# Gas Variables. Pressure 1. Caused by collisions between molecules and the walls of container. 2. Force per unit area; changing force of collisions or.

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Gas Variables

Pressure 1. Caused by collisions between molecules and the walls of container. 2. Force per unit area; changing force of collisions or area changes pressure. 3. Units: 1 atm = 101.3 kPa = 760 mm Hg (torr) = 14.7 lbs/in 2 (psi)

Volume 1. Determined by space between molecules. Molecules themselves are assumed to have no volume. 2. As molecules bounce more vigorously, spacing widens. 3. Units: mL, liters

Temperature 1. Directly proportional to average kinetic energy of molecules: 12mv 2 = cT 2. Must be Kelvin for gas law calculations.

Amount 1. Perhaps surprisingly, number, not mass, of molecules determines gas properties. 2. Moles.

Avogadros Law: Volume and Number of moles are directly proportional. Minor Gas Laws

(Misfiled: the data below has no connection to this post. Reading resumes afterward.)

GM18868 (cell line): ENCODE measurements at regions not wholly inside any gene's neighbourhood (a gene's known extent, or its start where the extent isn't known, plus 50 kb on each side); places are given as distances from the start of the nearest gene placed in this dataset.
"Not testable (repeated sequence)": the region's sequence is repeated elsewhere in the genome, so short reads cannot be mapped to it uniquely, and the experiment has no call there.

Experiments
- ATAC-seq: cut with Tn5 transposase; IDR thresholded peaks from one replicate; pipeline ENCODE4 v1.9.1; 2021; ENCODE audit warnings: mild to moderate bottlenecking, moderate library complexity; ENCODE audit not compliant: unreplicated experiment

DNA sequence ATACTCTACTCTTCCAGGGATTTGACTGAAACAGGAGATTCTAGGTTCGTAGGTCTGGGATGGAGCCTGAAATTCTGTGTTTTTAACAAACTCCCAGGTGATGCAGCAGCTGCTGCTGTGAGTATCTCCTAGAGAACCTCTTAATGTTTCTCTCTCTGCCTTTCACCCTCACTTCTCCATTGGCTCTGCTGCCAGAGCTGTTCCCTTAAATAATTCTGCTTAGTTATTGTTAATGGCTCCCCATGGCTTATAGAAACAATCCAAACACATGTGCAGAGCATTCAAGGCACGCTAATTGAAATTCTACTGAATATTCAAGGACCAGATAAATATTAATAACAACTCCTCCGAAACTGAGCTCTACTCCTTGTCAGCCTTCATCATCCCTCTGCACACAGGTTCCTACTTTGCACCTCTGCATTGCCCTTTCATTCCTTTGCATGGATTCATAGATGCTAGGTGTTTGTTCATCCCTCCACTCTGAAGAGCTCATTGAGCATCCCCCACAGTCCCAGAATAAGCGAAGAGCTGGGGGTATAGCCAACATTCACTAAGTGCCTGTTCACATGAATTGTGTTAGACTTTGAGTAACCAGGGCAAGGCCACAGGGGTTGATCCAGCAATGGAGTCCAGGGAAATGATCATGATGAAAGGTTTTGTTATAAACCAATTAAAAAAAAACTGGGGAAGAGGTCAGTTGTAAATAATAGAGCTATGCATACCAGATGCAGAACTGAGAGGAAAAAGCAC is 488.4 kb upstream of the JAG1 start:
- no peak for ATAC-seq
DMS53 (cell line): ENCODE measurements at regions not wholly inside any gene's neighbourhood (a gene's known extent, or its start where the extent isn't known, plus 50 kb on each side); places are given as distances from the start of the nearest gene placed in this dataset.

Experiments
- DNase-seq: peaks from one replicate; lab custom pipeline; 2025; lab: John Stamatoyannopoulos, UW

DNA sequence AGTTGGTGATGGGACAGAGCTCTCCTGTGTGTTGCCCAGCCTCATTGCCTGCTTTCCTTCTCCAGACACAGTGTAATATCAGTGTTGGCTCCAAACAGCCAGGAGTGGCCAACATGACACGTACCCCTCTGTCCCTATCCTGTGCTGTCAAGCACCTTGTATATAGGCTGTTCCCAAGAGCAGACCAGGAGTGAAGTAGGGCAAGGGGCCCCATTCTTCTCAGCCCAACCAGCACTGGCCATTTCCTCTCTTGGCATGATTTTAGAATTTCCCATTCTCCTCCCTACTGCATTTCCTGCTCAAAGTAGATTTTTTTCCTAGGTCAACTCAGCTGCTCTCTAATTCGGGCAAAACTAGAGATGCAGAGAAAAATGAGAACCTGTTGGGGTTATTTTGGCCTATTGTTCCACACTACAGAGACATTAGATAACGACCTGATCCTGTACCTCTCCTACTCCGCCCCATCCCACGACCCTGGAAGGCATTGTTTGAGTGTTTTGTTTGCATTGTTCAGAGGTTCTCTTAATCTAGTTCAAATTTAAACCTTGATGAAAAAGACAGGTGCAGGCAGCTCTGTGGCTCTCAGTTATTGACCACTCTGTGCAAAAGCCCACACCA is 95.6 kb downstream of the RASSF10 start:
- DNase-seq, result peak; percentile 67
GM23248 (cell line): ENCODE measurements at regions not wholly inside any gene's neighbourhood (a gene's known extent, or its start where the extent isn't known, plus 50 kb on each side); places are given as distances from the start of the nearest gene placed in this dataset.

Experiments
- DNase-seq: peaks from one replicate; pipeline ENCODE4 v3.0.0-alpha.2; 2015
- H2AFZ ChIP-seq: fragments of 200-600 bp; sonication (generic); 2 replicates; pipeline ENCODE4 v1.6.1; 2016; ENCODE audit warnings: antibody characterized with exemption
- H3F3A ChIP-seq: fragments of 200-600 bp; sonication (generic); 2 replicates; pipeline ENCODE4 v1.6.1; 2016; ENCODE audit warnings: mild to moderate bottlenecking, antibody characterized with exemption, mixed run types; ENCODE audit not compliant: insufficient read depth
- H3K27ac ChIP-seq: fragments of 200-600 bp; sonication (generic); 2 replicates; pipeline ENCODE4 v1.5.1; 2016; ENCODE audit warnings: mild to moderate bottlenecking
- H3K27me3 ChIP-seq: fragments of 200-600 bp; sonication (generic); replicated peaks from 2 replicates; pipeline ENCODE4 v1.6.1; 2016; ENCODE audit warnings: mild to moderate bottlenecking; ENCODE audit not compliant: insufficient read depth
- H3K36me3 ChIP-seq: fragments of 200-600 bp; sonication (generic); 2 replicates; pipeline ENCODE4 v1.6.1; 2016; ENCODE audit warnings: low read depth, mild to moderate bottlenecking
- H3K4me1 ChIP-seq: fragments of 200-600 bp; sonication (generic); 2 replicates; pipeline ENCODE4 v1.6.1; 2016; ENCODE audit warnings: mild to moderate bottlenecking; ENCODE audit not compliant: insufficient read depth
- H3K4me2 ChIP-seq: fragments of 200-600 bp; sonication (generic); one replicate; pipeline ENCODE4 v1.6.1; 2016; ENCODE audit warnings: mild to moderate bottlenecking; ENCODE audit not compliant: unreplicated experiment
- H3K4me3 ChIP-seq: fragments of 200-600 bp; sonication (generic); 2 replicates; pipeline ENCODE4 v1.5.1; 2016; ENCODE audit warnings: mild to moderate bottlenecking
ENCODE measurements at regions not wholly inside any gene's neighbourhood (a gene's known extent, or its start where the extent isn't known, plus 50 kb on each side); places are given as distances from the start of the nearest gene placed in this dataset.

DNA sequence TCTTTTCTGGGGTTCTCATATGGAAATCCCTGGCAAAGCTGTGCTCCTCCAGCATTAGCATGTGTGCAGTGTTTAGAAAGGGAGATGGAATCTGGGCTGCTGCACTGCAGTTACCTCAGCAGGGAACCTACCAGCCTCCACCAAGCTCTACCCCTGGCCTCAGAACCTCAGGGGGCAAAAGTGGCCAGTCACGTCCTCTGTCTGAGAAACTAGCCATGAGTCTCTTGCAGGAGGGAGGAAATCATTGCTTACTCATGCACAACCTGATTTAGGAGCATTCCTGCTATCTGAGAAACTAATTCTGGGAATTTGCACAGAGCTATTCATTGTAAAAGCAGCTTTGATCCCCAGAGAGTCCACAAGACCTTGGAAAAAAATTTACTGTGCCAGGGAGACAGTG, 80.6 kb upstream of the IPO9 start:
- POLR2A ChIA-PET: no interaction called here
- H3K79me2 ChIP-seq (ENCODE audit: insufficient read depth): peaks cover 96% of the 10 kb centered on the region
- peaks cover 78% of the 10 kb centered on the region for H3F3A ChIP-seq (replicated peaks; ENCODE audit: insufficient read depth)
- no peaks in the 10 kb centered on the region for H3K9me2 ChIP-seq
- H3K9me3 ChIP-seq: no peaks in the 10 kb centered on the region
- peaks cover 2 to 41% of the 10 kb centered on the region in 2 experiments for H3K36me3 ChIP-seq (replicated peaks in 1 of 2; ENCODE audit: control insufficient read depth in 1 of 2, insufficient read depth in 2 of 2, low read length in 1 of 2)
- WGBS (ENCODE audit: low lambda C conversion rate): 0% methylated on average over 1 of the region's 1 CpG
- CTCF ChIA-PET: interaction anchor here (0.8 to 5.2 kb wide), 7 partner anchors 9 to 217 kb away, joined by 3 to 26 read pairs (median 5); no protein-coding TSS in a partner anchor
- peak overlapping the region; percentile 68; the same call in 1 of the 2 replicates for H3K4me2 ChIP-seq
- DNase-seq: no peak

Avogadros Law: Volume and Number of moles are directly proportional. Minor Gas Laws

Avogadros Law: Volume and Number of moles are directly proportional. Minor Gas Laws

Boyles Law: Pressure and Volume are inversely proportional. Minor Gas Laws

Boyles Law: Pressure and Volume are inversely proportional. Minor Gas Laws

Charles Law: Volume and Temperature are directly proportional. Minor Gas Laws

Charles Law: Volume and Temperature are directly proportional. Minor Gas Laws

Daltons Law: Pressure and Number of moles are directly proportional. Minor Gas Laws

Gay-Lussacs Law: Pressure and Temperature are directly proportional. Minor Gas Laws

In summary… Minor Gas Laws

The five minor gas laws can be combined by focusing on the one law that is different… Combining the Gas Laws Boyles Law P1V1=P 2 V2 Avogadros Law Charles Law Daltons Law Gay- Lussacs Law

This is called the COMBINED GAS LAW. Combining the Gas Laws

OR, if only one set of data exists, a single useful equation results… The Ideal Gas Laws

When the five minor gas laws are combined, a single useful equation results… The Ideal Gas Laws In this equation, P should be in atm V should be in liters n should be in moles T should be in Kelvin R is the gas constant… 0.0821

The Ideal Gas Laws

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